It’s 2002 and I’m sitting in a graduate class on principles of behavior analysis. Professor F. is lecturing on token economies and how reliable motivation can result from consistent delivery of a reinforcer. He talks about a theoretical student with autism and says, and I remember this clearly,

“So she performs the task correctly and then we give her an M&M. She keeps doing it correctly and we keep delivering M&Ms. Eventually we’ll have someone get her on the treadmill.”

Yeah. I’m going to pause so that can sink in.

Granted the practices of ABA has made significant progress since then, however we are reaching a point where there is either a significant shift in the way we approach life skills for the autism population or we will continue in having a costly (both in time and resources) and reactive model.

To briefly bring current events into the discussion, it has been widely suggested that more physically active members of society have increased immunity against COVID-19. Given the challenges that many individuals with ASD have with respect to health and hygiene (and tolerance of wearing a mask), it would follow that we provide them with every possible option for optimal health. This would include nutrition, sleep, and physical activity in the top 3.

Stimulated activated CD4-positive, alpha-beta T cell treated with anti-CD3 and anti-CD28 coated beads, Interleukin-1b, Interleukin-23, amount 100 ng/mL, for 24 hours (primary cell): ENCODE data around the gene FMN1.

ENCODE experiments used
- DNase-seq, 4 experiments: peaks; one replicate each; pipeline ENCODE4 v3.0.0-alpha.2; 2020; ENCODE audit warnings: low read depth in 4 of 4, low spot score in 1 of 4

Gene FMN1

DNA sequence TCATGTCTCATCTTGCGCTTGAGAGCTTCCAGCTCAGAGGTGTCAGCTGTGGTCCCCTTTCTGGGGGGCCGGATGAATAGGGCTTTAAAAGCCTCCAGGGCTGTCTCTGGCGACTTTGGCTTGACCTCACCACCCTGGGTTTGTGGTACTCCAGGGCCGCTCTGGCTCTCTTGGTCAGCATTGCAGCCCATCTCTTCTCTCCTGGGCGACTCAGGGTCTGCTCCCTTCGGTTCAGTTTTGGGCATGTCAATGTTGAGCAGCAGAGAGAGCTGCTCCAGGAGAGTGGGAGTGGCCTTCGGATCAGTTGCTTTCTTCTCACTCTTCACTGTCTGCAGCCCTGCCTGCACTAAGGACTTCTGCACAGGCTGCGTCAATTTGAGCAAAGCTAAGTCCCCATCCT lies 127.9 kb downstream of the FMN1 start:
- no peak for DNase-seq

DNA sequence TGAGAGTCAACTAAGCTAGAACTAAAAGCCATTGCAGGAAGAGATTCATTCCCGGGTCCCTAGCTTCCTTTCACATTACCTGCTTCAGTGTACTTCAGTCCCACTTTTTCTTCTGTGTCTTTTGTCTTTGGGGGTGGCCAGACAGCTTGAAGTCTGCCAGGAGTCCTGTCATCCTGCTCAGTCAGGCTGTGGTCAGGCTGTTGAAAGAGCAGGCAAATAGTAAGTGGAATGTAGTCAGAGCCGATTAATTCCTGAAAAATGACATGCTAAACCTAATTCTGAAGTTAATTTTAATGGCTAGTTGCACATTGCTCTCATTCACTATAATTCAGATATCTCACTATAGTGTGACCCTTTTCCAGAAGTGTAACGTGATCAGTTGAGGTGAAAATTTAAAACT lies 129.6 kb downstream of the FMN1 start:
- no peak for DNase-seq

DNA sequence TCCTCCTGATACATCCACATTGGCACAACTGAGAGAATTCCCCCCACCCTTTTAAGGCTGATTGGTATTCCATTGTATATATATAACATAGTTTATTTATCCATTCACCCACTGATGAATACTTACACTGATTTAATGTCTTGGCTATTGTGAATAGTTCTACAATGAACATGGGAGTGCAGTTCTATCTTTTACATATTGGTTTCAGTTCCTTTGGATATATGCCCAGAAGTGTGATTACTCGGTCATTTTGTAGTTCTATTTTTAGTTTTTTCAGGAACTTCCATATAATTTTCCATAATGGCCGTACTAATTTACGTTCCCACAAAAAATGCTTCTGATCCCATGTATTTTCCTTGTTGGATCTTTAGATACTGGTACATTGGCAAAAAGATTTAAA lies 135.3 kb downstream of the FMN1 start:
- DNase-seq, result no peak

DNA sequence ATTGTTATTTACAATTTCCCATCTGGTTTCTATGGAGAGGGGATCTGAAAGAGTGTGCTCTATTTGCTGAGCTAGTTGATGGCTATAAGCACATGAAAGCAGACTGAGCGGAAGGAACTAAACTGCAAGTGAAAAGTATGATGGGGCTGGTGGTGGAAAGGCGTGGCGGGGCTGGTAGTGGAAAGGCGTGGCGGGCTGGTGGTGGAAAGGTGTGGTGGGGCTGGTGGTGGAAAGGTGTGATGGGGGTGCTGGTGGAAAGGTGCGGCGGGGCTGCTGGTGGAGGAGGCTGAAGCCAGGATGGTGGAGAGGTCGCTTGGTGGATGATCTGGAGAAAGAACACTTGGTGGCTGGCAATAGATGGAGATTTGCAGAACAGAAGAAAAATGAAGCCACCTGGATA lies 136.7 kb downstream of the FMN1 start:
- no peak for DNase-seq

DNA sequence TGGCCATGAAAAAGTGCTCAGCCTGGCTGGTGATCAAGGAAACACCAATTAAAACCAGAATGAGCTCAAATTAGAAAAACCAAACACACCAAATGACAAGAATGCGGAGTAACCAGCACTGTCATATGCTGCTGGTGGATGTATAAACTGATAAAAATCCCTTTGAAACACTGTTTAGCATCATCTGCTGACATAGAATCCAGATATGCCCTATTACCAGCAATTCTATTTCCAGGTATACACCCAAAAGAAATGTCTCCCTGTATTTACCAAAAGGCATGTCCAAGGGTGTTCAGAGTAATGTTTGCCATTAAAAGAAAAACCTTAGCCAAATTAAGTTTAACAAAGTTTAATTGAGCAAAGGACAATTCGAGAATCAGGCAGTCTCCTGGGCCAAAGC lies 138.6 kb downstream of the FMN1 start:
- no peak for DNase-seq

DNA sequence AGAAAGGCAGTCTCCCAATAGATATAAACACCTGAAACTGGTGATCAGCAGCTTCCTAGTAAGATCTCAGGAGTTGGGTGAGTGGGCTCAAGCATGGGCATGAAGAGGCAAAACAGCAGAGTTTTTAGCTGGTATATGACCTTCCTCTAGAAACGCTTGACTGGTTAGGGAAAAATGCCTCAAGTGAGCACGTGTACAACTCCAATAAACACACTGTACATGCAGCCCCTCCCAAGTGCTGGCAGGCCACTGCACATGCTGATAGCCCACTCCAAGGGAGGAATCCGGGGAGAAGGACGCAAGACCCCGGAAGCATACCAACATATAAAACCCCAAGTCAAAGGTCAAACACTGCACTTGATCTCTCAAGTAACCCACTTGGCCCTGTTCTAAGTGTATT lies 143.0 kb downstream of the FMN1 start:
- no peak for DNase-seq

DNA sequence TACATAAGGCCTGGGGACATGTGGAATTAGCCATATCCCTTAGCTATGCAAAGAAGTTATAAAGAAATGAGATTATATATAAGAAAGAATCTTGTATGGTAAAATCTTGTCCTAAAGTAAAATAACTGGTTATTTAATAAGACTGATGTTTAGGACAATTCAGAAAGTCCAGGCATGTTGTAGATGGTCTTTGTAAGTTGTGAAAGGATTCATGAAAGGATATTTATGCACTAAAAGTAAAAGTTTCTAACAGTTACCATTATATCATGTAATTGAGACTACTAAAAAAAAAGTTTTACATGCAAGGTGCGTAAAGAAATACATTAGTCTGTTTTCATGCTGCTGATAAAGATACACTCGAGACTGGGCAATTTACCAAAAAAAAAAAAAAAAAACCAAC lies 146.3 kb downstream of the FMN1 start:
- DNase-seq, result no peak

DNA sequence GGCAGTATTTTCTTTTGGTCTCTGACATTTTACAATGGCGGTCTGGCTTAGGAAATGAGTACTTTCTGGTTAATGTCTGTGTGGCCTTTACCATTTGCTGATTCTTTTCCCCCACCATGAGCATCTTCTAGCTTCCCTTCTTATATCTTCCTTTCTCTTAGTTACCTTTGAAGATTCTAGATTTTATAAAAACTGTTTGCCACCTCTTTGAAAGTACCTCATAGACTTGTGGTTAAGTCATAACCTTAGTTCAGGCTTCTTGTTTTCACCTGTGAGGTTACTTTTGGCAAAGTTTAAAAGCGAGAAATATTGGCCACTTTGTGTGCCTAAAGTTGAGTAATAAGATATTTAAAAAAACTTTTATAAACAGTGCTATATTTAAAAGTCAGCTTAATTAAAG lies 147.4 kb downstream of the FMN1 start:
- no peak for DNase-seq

This recent article in Spectrum News¬†discusses the ongoing issue of obesity in the ASD population. As I’ve noted on, likely narrowing in on several hundred occasions between speaking and articles, there needs to be a determined and dramatic shift in how we approach quality of life issues for the ASD population.

Rather than discuss the theoretical, or highlight the importance of regular physical activity for this population, let’s consider how fitness and healthy living can be addressed at different stages of life for the ASD population. Let’s pretend that the shift actually occurs on a wide scale and fitness is both considered and practice as a foundation of life skills for all individuals.

2-5 Years: Emphasis on basic motor functioning/planning. Using prepositions, level change, and locomotion (gait and crawling patterns).

6-12 Years: Focus on stability through movement, sequencing of activities, strength development.

12-Early Adulthood: Generalization of strength, stability, and motor planning into slightly wider (where appropriate) range of exercises and activities. Broadened scope of outdoor or leisure activities (hiking, biking, swimming, etc.)

Adulthood: Continuation of development and maintenance of strength and stability skills. For older adults, maintenance of strength to prevent falling injuries.

Based on a standard of practice and valid curricula, programming can be introduced and facilitated in multiple environments from homes, to schools (in the re-introduction of a functioning, outcomes based Adapted PE system in the US), to gyms, and therapeutic clinics (ABA, OT/PT).

The Spectrum News article is yet another attempt at focusing in on an issue that has no small ramifications for the ASD population. We do not have to reinvent physical fitness. We have to take a systemic approach to implementing quality of life measures that are already proven effective. When parents, caregivers, educators, therapists, and other professionals begin prioritizing fitness and healthy living on a lifetime continuum, we will come closer to the support our ASD population deserves.